This time, before the team left American soil, there was a passport debacle that culminated in a sick 17-year-old full of Prednisone accompanying me to the U.S. State Department Passport Agency in Atlanta at 3:00 a.m. He plugged his phone into the dashboard and turned up the volume past decency at 3:00 in the morning.
It was a fun three and a half hours with my boy, who's old enough now to no longer mind me calling him a boy. He has some music that would have been torture to me -- rap, hard rock. But he is maturing and instinctively chose songs that are enjoyable to us both. I didn't know most of them as we rocked our way to Atlanta at about 80 decibels. Adrian listens to music with every fiber of his being even without the Prednisone.
He introduced me to Andy Grammar, and his love for the streets of Los Angeles where he got his start. We watched the video with me only peeking from time to time, lifting my eyes momentarily from the road. Adrian may or may not have cried with joy for a man's fidelity to his passion and its humble beginnings enough to continue his street music even after he "made it." It was good enough to listen to again, so he hit repeat. Lyrics about ears to hear him dream were too good not to hear again.
He played some John Mayer, Anthem Lights, Maroon Five and Gravity by Sarah Bareilles, and we belted out together the ache of unrequited love with lyrics that pull at you like gravity and you fall into them. I think it was 4:40. We were going seventy down I-20 last Monday morning.
The morning before, I commented to Mike while we walked from the parking lot to the church about what a peaceful morning it had been at home getting ready. Sunday mornings before church aren't always peaceful at our house when responsibilities rush us. But that day, three kids were walking side by side twelve feet ahead of us in the morning sun, and for a minute walking beside my man watching my children I might have beamed as brightly as the sun.
It didn't last. On the way home from church, we revived our going back and forth that started Saturday about whether to get Adrian to a doctor before Monday or to wait for a smaller bill at the the doctor's office on Monday. Tuesday's mission trip was looming large, and Adrian wasn't feeling any better, our arguing only making him feel worse. How did I not see this?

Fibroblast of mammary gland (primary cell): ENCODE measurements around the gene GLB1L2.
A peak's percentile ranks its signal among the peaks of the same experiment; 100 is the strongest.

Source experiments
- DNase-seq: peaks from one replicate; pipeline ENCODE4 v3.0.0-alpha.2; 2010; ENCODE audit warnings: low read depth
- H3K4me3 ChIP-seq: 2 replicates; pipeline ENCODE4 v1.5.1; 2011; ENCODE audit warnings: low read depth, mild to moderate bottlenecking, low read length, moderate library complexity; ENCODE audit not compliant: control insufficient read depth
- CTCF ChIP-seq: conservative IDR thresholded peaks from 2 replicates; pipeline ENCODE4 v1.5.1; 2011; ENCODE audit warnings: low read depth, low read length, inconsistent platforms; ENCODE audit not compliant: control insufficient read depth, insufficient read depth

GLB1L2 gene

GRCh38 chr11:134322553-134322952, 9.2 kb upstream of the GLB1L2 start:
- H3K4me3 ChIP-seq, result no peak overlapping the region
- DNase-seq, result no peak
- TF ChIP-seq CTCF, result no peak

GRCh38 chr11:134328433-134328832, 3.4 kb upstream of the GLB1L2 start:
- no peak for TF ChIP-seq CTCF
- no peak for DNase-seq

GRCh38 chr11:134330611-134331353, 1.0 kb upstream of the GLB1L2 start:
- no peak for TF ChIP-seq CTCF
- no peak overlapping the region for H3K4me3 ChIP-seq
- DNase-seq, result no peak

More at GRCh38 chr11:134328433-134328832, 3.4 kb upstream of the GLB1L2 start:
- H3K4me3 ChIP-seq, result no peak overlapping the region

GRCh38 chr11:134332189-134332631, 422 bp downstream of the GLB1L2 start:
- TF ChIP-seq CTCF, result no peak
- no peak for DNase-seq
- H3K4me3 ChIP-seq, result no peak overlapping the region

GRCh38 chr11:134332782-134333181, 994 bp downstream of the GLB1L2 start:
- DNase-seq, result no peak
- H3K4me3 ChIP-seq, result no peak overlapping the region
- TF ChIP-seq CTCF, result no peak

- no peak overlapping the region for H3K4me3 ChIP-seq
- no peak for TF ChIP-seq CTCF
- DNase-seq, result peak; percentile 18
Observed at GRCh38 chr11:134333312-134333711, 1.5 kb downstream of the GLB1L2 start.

He'd also tried to warn his sister's friend about something that might become another threat to her infant Christianity, which is being neglected because her mother is less than thrilled with her daughter's new found faith. It was taken the wrong way and blew up in his face. It stirred the proverbial hornets' nest and he's smarting from the sting of that too. There are tears before Sunday lunch, a mad dash to the urgent care center just after lunch, and then the discovery of an expired passport.
Some days are a pig pile and it can be hard to breathe under there.
A little birdy told me on the way to Atlanta the next morning that Mike loves Jason Derulo's Breathing and when I heard the words that were romantic and passionate with that driving beat, I asked the birdy to type the title and artist into my phone so I wouldn't forget and could dedicate it this trip.
And then this week I read some writing about women having it all -- or not -- and my thoughts went back to that article I read three weeks ago. I thought of Alicia Keyes and "If I Ain't Got You" and her take on wanting it all and really only wanting him. I thought about dedicating that.
But now that it's time for a dedication, I'm thinking more about my son, who is soon becoming a man, one I'm proud of and one I like very much. I'm thinking about his heartbreak, and his bright future, and such love for his sister's friend that he feels like her big brother too. I'm thinking about that guitar he plays and the music he writes and the microphone beside his bed and all that God might use him to say to the world someday. I'm thinking about all 6 feet of him and wondering how it's even possible to love this much.
Right now I think of how he tried to take the keys from me, insisting that he drive home, but I squeeze them tight and win the fight. You needed your rest, and you pouted for five then slept the rest of the way home. I drove, feeling alone in the car while you slept. I blared the music just like you did, but it wasn't the same without you. So this one's for you, Adrian.
I love you,